Entering into this stage of parenting can be a little unsettling, especially knowing the risks involved. One of your biggest defenses as a parent is to model good driving practices to your child while they are still young.

More than eight people a day die in traffic accidents that involve distracted driving in the United States, which makes having the discussion around car safety even more vital. Distracted driving includes activities such as talking on a cell phone, texting and eating.

Dennis and Barbara Rainey, co-founders of FamilyLife, a non-profit corporation, suggest having clear consequences in place if irresponsible driving occurs. For example, a child may be responsible to pay the price of their ticket. Know what you will do before these situations occur and communicate this with your kids from the beginning.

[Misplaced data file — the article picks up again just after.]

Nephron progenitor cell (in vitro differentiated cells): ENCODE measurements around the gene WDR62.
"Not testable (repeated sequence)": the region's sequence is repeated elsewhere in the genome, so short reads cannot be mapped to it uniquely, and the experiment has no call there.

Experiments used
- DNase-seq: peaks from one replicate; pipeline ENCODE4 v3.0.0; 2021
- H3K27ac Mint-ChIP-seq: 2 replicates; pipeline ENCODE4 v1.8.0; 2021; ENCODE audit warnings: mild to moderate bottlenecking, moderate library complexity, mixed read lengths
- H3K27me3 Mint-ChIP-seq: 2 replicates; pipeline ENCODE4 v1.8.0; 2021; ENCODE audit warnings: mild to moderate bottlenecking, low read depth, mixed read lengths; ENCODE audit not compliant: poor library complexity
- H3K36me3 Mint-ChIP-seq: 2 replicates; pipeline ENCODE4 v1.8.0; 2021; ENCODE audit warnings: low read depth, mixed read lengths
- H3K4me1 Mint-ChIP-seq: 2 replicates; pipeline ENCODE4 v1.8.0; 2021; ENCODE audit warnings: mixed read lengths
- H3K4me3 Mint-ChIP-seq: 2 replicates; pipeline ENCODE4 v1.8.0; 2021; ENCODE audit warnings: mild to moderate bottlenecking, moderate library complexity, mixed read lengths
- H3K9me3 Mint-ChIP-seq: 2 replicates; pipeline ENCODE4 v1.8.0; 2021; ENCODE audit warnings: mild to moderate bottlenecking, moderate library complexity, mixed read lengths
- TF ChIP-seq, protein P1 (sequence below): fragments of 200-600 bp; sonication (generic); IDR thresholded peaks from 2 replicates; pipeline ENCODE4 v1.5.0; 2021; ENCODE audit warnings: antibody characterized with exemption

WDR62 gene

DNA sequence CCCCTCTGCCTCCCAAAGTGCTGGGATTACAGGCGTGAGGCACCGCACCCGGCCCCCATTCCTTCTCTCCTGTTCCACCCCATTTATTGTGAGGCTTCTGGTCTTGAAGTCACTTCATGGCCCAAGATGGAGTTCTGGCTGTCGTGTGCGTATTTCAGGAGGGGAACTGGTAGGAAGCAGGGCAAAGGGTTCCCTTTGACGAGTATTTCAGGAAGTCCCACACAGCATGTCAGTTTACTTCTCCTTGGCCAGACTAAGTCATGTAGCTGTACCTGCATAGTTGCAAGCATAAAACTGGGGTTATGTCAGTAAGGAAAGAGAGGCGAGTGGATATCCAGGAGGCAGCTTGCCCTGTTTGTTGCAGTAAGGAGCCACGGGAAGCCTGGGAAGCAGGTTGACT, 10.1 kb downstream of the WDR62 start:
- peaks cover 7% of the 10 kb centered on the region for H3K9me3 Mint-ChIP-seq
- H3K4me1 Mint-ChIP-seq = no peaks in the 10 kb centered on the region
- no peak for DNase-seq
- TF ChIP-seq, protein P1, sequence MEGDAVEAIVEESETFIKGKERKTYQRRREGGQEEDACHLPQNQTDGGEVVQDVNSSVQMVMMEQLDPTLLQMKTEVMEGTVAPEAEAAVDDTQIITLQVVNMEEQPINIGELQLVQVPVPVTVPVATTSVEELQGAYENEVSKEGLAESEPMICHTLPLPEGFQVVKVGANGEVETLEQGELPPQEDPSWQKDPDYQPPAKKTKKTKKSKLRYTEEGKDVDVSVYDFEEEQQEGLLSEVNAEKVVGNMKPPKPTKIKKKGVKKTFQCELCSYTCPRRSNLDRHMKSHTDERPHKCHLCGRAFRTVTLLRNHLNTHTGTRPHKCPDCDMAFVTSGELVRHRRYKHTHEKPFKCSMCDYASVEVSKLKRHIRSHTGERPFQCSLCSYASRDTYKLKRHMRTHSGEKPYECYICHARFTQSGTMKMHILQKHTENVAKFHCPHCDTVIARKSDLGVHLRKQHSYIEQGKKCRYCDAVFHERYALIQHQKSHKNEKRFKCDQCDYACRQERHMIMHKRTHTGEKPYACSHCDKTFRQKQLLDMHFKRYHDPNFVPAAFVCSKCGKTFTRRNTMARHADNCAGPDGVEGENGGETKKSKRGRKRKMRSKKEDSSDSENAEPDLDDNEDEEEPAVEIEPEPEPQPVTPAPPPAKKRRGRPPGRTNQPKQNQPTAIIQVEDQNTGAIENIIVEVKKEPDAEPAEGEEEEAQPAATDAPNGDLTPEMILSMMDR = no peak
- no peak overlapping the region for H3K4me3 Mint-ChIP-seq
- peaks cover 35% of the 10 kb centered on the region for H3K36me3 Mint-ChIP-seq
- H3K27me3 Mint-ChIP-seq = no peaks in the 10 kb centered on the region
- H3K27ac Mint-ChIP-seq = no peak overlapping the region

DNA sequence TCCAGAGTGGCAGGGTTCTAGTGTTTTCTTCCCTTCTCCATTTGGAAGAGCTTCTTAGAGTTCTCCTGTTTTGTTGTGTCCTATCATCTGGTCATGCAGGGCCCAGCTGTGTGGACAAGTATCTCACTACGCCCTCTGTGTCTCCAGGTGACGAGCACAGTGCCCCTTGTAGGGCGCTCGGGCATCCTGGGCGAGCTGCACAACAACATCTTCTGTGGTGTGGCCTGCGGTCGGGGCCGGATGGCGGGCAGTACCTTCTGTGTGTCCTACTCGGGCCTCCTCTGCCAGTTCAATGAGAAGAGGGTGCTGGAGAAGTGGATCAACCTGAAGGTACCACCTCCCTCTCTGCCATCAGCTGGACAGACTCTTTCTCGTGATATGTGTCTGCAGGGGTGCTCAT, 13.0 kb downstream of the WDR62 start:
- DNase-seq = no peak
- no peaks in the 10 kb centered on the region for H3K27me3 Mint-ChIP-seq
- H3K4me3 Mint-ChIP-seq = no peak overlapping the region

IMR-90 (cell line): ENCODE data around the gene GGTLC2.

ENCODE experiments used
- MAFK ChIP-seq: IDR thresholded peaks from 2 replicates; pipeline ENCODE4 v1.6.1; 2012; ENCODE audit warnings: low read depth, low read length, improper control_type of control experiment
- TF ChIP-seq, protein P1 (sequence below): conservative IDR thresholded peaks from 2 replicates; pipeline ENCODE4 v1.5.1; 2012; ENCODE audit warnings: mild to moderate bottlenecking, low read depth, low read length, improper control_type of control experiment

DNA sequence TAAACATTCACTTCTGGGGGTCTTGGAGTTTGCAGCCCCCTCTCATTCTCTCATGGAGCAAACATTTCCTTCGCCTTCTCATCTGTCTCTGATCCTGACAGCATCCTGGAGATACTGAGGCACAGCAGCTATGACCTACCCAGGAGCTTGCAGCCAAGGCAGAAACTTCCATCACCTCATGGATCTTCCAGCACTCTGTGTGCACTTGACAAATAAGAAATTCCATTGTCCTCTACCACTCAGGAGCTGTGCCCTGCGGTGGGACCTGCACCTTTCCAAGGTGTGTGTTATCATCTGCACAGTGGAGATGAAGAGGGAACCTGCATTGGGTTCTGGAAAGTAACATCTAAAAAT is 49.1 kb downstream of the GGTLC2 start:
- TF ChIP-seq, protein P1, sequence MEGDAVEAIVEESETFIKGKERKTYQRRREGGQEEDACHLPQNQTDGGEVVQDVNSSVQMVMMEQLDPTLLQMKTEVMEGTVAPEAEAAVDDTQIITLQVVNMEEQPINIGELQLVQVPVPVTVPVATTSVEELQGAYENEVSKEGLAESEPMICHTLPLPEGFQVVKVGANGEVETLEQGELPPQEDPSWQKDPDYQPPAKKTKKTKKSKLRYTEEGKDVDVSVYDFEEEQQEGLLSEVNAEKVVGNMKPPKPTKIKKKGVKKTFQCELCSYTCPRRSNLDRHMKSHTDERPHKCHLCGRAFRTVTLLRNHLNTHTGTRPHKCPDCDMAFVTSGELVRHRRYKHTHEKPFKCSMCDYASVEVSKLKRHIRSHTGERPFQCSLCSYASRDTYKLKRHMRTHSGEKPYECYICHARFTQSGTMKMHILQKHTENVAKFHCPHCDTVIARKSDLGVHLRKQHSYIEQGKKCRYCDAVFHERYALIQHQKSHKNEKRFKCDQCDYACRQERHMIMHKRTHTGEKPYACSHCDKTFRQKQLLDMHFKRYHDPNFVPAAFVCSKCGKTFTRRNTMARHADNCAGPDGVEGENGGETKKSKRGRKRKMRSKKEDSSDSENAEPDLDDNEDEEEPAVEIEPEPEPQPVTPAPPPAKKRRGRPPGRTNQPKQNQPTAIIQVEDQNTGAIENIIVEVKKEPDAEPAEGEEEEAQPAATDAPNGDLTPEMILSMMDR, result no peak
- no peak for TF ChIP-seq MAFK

6. What to do about cyberbullies

About 34.4 percent of students between the ages of 11 and 15 admitted to being cyberbullied, according to a 2015 survey. Of that percentage, 21 percent said it happened one or more times in the past month.

It is crucial for kids to know that saving the evidence is the first action that needs to be taken, Goldman said. Let your kids know they need to inform a trusted adult when it happens.

Sometimes kids need to step away from the computer and cool off, and as the parent, help them understand what next steps should be. It could be helping them know the right situations to block someone or remove them from your friend list. Sign up for Bark and monitor your kids' online interactions for potential risky behaviors.

With these six conversations, parents can feel less overwhelmed about technology for kids, better navigate this stage of life with their kids and keep them safe in today's digital world.

Bark helps families manage and protect their children’s digital lives.

mother and daughter discussing Bark Parental Controls